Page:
Assistant professor of psychology CJ Fleming is adapting slowly as she returns to her classroom after a year of virtual learning facilitation.
Elon University began online instruction on March 23, 2020. Since then, professors have experienced teaching either entirely or partially online.
But Fleming said this loss of face-to-face interaction is difficult because it pulls faculty away from the job they love to do. Professors’ mental health has suffered too, Fleming said, as the physical separation from their students and the lack of in-person interaction has led to a feeling of loss.
Fleming — who specializes in clinical psychology and mental health — said she has noticed two main things when considering professors’ mental health during the COVID-19 pandemic: fatigue and capacity for working memory. She said fatigue is probably what has affected her most, since she has had to reformat many of her consistently taught classes to fit an online or hybrid format.
“It’s like being a new professor every semester,” Fleming said. “And being a new professor is hard and challenging.”
Fleming said some professors have also developed new health concerns due to COVID-19 to complicate having to manage students physically in the classroom and those who attend virtually.
Human service studies lecturer Monica Burney said the hardest change in her life since the start of the pandemic is using Zoom as a mode of teaching.
“There are certain things that I think are unique to the Elon experience,” Burney said. “I think the teaching and mentoring relationship is one of them, and I do think some of that is lost because of the restrictions that have to be placed.”
Burney said she is willing to do anything to adhere to COVID-19 safety guidelines, but she is also very appreciative of the times when she didn’t have to do that and thinks the quality of teaching is better when students and professors can be together.
Fleming also said it is very difficult to manage students both at home and the classroom, but a lot of professors have figured out different ways to teach.
“The faculty experience of teaching online is totally heterogeneous,” Fleming said.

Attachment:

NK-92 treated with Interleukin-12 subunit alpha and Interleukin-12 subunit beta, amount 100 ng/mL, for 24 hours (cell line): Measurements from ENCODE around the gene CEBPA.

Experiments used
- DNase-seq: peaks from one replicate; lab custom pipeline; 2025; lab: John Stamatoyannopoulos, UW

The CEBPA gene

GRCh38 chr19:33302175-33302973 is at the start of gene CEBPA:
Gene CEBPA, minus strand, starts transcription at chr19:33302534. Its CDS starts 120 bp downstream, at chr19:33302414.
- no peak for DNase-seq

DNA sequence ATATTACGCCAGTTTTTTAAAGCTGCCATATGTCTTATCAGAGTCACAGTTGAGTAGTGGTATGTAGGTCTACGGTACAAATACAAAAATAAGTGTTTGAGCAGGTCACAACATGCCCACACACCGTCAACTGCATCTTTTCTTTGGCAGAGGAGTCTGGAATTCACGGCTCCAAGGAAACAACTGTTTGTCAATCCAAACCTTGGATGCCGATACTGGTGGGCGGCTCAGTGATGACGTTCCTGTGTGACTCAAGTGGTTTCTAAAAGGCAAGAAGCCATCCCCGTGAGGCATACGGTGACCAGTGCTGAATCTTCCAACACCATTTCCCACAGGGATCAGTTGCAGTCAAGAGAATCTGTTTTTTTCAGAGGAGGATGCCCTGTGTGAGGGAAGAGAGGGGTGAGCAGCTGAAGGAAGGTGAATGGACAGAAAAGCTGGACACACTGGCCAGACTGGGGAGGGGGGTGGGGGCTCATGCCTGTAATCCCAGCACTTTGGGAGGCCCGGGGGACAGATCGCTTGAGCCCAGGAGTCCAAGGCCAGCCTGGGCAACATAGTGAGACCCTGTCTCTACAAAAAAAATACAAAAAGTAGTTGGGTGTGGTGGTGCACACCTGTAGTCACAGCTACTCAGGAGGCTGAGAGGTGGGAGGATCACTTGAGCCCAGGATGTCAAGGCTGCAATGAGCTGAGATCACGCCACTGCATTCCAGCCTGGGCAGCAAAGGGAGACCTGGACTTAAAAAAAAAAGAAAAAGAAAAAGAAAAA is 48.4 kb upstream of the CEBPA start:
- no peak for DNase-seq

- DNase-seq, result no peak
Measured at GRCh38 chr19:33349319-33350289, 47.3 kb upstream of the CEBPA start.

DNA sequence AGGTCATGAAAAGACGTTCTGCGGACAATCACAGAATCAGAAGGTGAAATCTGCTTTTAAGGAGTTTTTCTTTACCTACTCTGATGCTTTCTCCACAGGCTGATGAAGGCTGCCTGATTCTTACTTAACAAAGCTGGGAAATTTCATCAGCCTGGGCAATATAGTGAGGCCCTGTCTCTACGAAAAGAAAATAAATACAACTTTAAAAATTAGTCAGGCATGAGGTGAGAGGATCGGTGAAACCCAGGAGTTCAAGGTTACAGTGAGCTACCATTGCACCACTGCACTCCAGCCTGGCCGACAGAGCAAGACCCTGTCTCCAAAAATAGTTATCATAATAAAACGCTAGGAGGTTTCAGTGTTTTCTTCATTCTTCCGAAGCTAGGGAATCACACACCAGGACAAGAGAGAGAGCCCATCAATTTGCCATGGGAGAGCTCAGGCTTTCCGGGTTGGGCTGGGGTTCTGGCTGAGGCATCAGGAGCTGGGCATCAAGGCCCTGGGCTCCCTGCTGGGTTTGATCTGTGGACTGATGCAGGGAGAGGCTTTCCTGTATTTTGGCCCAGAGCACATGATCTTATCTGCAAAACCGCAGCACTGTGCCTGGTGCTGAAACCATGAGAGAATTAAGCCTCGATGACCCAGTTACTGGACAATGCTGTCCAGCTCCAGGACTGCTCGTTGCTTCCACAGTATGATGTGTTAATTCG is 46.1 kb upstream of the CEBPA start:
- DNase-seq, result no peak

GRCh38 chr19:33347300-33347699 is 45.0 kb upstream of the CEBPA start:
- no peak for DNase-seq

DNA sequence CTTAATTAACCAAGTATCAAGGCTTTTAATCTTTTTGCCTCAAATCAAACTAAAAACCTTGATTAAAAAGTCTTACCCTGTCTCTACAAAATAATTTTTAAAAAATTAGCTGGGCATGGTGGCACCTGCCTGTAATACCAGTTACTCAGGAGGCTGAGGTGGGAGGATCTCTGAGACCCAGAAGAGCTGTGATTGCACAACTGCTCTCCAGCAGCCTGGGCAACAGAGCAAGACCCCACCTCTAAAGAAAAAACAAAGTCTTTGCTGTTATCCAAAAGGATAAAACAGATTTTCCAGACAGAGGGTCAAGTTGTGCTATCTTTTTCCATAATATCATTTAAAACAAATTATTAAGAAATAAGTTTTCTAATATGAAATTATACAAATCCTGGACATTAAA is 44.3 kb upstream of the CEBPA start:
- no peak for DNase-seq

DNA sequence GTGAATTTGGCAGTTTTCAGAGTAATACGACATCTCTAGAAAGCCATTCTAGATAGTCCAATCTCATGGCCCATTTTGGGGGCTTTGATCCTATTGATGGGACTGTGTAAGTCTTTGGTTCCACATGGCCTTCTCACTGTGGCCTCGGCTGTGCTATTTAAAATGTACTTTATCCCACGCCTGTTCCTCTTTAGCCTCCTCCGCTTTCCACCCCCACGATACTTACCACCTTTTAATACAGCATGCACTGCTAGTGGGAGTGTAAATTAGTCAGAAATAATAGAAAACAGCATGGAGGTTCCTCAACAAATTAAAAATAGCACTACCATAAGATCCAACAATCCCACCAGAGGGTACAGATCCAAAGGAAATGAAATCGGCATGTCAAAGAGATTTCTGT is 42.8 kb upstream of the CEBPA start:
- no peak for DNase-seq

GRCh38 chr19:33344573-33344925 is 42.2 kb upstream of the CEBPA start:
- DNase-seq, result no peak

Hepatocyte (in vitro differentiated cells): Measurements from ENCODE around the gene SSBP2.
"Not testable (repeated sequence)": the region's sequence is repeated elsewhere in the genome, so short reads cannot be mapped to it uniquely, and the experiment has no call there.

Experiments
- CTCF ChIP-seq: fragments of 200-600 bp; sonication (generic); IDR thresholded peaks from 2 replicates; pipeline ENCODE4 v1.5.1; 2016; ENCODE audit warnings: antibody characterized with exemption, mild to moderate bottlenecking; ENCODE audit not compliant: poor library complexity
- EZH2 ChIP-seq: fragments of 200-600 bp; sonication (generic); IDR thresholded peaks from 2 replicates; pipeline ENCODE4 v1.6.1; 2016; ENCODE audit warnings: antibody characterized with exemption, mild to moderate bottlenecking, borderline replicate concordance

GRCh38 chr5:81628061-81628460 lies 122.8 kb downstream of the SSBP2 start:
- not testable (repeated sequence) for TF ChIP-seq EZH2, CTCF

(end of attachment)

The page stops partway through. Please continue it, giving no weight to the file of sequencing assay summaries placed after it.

According to Fleming, there have been more opportunities to be in the classroom during the 2020-21 academic year due to the campus reopening and offering hybrid and in-person courses. Not all professors have returned to the classroom, however; there are still faculty who have accommodations to teach from home.
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These professors are placed in a separate sphere from the rest of the university, Fleming said, and even professors who teach hybrid or in-person courses have completely different experiences dealing with Zoom, Moodle and other online learning resources.
Both Fleming and Burney emphasized the difficulty of having to reorganize their classes around virtual or semi-virtual formats during the last year. Burney said the two other difficult aspects of reorganizing her classes is that she has to make hard decisions about which content she can include in her classes and she has to be less flexible when considering the balance of content and discussion in her courses.
“In terms of mental health and emotional wellness, I’ve had to sit with myself, because there is a certain hubris around teaching,” Burney said.
Additionally, Burney said she has had to check herself and understand that students can sometimes teach themselves without her having to explain the material.